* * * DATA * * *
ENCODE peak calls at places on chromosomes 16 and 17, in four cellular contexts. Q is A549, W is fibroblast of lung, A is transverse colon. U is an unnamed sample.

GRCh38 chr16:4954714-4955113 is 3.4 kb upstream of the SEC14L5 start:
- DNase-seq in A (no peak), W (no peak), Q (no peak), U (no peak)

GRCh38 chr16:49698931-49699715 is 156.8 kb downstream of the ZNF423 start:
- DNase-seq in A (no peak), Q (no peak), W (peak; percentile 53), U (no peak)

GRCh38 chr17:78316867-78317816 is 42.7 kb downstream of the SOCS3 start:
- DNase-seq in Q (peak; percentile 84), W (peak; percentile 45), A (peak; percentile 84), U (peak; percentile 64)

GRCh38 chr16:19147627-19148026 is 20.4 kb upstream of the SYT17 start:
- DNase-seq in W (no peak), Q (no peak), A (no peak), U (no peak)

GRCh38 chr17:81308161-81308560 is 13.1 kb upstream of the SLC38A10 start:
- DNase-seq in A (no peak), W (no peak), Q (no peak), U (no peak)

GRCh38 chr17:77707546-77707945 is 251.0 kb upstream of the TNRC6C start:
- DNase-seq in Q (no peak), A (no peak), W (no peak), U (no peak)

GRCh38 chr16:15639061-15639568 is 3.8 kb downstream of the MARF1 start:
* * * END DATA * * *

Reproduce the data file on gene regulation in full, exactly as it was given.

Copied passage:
ENCODE peak calls at places on chromosomes 16 and 17, in four cellular contexts. Q is A549, W is fibroblast of lung, A is transverse colon. U is an unnamed sample.

GRCh38 chr16:4954714-4955113 is 3.4 kb upstream of the SEC14L5 start:
- DNase-seq in A (no peak), W (no peak), Q (no peak), U (no peak)

GRCh38 chr16:49698931-49699715 is 156.8 kb downstream of the ZNF423 start:
- DNase-seq in A (no peak), Q (no peak), W (peak; percentile 53), U (no peak)

GRCh38 chr17:78316867-78317816 is 42.7 kb downstream of the SOCS3 start:
- DNase-seq in Q (peak; percentile 84), W (peak; percentile 45), A (peak; percentile 84), U (peak; percentile 64)

GRCh38 chr16:19147627-19148026 is 20.4 kb upstream of the SYT17 start:
- DNase-seq in W (no peak), Q (no peak), A (no peak), U (no peak)

GRCh38 chr17:81308161-81308560 is 13.1 kb upstream of the SLC38A10 start:
- DNase-seq in A (no peak), W (no peak), Q (no peak), U (no peak)

GRCh38 chr17:77707546-77707945 is 251.0 kb upstream of the TNRC6C start:
- DNase-seq in Q (no peak), A (no peak), W (no peak), U (no peak)

GRCh38 chr16:15639061-15639568 is 3.8 kb downstream of the MARF1 start: